High am­bi­tions and a dream ful­filled

China Daily (USA) - - CHINA - By HOULIQIANG and YANG JUN

When Xu Yan, from the Song­tao Miao au­ton­o­mous county in Ton­gren, a city in Guizhou prov­ince, was in ju­nior high school, she would avoid con­ver­sa­tions with her class­mates if the topic turned to kinder­gartens. “I was afraid that they would laugh and say my home­town must be ter­ri­ble be­cause it didn’t even have a kinder­garten,” she said.

In­stead of at­tend­ing preschool ed­u­ca­tion, the 19-yearold spent most of her early child­hood on the farm where her mother worked, and when her mother left to look for work in the city, Xu was car­ried to the fields by her grand­mother. “I had a dream that my ex­pe­ri­ences would not be re­peated by chil­dren in my home­town,” she said.

To fol­low that dream, she de­cided to study preschool ed­u­ca­tion and be­come a kinder­garten teacher in her home area. Last year, af­ter grad­u­at­ing from Hu­nan Zhi­jiang Nor­mal School, Xu re­turned to Song­tao and be­gan work at the new kinder­garten in Houzhai, based in dis­used pri­mary school class­rooms.

She re­called be­ing “so as­ton­ished” by the tough liv­ing con­di­tions when she ar­rived. Her dorm room con­tains just a bed and an old ceil­ing fan, which hardly stirs the hu­mid air dur­ing hot sum­mer nights. There is no bath­room, so she has to take wa­ter to the bed­room for a bath. “I mop the floor to clean up the wa­ter that splashes out of the tub so of­ten that the ce­ment floor is now as shiny as metal,” she said.

The only toi­let is in the dis­tant school, and be­cause she is afraid of the dark, Xu is hes­i­tant tomake the trip at night. “I try to avoid us­ing the toi­let at night be­cause I have to wake up my col­league and ask her to ac­com­pany me,” she said, re­fer­ring to the only other in­hab­i­tants, her col­league Zhou Xiaoyun and her daugh­ter.

Life in the vil­lage is mo­not­o­nous. There are no restau­rants, just a cou­ple of small stores with a lim­ited range of goods, but itin­er­ant ven­dors some­times ar­rive to sell food. The school canteen opens at noon and only pro­vides lunch for the stu­dents, so Xu cooks break­fast and din­ner for her­self. She’s a poor cook, so she usu­ally pre­pares dried noo­dles.

There are al­most no peo­ple of Xu’s age in the vil­lage, and al­though Houzhai is only 7 km from Panxin, the near­est town, there is no public trans­porta­tion. She has to try her luck by wait­ing on the road­side to see if the lo­cal taxi— a three-wheeled truck — is avail­able. If not, she spends about 90 min­utes walk­ing to Panxin.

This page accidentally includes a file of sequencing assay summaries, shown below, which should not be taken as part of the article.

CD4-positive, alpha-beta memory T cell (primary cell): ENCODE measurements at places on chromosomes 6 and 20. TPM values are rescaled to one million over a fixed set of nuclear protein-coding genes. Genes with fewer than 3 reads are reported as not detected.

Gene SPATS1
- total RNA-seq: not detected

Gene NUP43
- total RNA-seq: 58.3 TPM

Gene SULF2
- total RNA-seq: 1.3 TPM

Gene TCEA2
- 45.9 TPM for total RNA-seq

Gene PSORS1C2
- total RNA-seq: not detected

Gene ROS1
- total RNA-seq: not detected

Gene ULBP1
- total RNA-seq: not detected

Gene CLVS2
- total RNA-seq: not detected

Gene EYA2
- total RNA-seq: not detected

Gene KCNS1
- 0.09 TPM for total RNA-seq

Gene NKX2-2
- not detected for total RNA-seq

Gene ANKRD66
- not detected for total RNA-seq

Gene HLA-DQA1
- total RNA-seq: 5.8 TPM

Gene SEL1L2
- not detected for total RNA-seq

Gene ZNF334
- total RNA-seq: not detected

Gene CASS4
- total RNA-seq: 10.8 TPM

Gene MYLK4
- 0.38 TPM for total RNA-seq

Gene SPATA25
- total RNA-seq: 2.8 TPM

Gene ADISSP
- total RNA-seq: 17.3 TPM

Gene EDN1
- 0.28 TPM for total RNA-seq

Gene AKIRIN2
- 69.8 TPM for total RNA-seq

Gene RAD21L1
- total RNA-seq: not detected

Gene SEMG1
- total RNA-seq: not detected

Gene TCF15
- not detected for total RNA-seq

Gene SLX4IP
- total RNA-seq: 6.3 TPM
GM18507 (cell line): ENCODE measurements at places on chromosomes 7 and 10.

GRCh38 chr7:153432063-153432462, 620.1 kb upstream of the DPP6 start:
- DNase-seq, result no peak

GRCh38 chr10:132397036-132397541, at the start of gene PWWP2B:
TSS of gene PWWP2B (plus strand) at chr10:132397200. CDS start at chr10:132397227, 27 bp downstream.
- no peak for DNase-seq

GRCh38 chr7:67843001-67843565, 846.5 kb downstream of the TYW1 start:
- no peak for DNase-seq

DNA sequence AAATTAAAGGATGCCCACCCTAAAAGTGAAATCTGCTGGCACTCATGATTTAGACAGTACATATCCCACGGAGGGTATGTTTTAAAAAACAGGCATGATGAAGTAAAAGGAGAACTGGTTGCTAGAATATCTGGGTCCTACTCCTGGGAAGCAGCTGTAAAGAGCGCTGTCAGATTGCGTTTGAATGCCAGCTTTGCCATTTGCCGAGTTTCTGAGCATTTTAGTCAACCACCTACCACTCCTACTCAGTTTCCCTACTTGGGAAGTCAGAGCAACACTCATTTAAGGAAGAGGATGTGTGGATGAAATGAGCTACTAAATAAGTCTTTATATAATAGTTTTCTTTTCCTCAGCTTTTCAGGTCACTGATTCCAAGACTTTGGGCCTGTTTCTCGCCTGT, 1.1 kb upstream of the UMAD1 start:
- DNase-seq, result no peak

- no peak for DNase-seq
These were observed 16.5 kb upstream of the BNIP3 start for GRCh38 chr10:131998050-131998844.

Her only entertainment comes from an­i­mated pro­grams that she watches on her cell­phone. Her fa­vorite is De­tec­tive Co­nan. “I have watched all of the more-than 800 episodes. If I am in a bad mood, I feel good af­ter watch­ing an episode,” she said.

The dis­tance be­tween her room and the wire­less router in the school means the Wi-Fi con­nec­tion is un­sta­ble, so she of­ten sits in the door­way of her dorm at night to surf the in­ter­net.

Now, she has two new dreams: to visit Bei­jing and one of the steppes dot­ted around China. “I have a friend who works in Bei­jing. Ev­ery time she posts pho­tos of Bei­jing on WeChat (an in­stantmes­sag­ing app), I ad­mire her very much,” she said.

How­ever, her dreams are likely to re­main un­ful­filled be­cause she doesn’t have enough money to achieve them. She earns 2,000 yuan ($297) a month, and gives half to her mother. In­stead of spend­ing the re­main­der on her­self, she uses it to buy clothes for her fam­ily.

“I en­joy buy­ing clothes for them be­cause they are so happy when they wear their new clothes,” she said.

I had a dream that my ex­pe­ri­ences would not be re­peated by chil­dren in my home­town.” Xu Yan, 19-year-old teacher at a ru­ral kinder­garten in Ton­gren, Guizhou

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